For boxing’s faithful who have showed naive glimpses of excitement ahead of the possible May 2, super clash between Floyd Mayweather Jr and Manny Pacquiao, a potential deal could still be a long way off.

It is being well document that Pacman and his team have agreed to the terms of the fight, as well as the Mayweather camp, but one signature remains illusive. As of Sunday evening, Mayweather Jr has yet to sign to the contract that would see a potential boxing PPV record breaking clash later this year.

Rumours are circulating that the negotiations between SHOwtime and HBO are the reasons behind Mayweather’s stalling, as both brands look to combine forces for only the second time in their history, with the first being the 2002 boxing mega-bout between Mike Tyson and Lennox Lewis.

Deontay Wilder became the first American heavyweight champion since Shannon Briggs in 2006 (WBO), after he defeated Bermane Stiverne to win the WBC heavyweight title by unanimous decision (118-109, 119-108, 120-107). If there was a decision more asserting than unanimous, it would have been handed to Wilder, who controlled the fight against a foolish Stiverne.

The were two keys to Wilder’s win and how the fight panned out. The first being the jab and range of the challenger, he used it with pin point effect, and kept Stiverne at arms-length, which evidently showed as the champion was unable to get his big shots through, relegated to working the body.

Stiverne looked very rigid, keeping a high guard opposed to the relaxed, preferred approach he naturally uses. The Mayweather Gym fighter was unable to cut the ring off against a tiring Wilder, who wobbled Stiverne, forcing him to fall to the floor, taking Wilder with him. Not scored a knock down.

Wilder managed to shake Stiverne a few times, but for most it was a patient performance. Many expected both men to swing for the fences, but a slow, undynamic Stiverne and a careful Wilder made for a pretty dull display. Although a smart fought win, Wilder showed very little to refute the claims that he still has a lot to do before he can challenge the likes of Wladimir Klitschko and Tyson Fury in future bouts.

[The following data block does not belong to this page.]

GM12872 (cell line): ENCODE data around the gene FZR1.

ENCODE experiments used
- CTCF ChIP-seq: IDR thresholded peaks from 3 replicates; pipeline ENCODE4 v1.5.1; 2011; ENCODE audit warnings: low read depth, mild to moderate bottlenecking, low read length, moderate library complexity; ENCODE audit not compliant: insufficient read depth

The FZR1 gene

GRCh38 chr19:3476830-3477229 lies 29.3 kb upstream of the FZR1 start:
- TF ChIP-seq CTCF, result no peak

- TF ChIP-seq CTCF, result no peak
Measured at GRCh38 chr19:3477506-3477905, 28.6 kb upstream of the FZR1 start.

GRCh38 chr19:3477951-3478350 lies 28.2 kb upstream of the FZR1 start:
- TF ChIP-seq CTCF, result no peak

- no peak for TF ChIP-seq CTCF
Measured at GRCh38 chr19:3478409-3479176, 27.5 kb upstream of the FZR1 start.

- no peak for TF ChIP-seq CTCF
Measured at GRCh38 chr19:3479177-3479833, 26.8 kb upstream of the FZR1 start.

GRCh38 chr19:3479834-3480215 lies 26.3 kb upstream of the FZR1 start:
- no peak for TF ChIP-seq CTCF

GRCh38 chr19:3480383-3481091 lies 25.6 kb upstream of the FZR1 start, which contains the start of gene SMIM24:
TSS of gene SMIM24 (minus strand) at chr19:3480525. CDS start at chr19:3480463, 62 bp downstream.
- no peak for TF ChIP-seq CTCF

Also on the SHOwtime under card, Amir Iman defeated Fidel Maldonado Jr in a fight of the night in Las Vegas to win the vacant WBC Continental Americas light-welterweight championship. At first it was Maldonado putting together some decent combinations, with Iman negated to the big one punch, successfully dropping Maldonado at the end of round two.

In a turn of events, Maldonado dropped Iman at the start of round three, putting him on the canvas for the first time in his career. However this would seemingly infuriate Iman, who would knock down Maldonado a further three times on his way to a fifth round TKO.

A fight against Adrien Broner, 26, would be an interesting bout for both Iman and Broner. It is clear that Iman has shown the promise of a future elite level boxer, and with Broner struggling to regain steam since his loss to Marcos Maidana, this could be a perfect match-up for both men.

Prior to Saturday’s big event, ESPN hosted it’s usual boxing Friday Night Fights, which saw Willie Monroe Jr defeat Bryan Vera by unanimous decision (99-90, 98-91 and 97-92). The 2014 Boxcino middleweight tournament winner fought well to outpoint Vera over 10 rounds, landing his left shot with ease as the fight progressed, despite a good start from Vera. A knockdown in round five pretty much cemented the win for Monroe.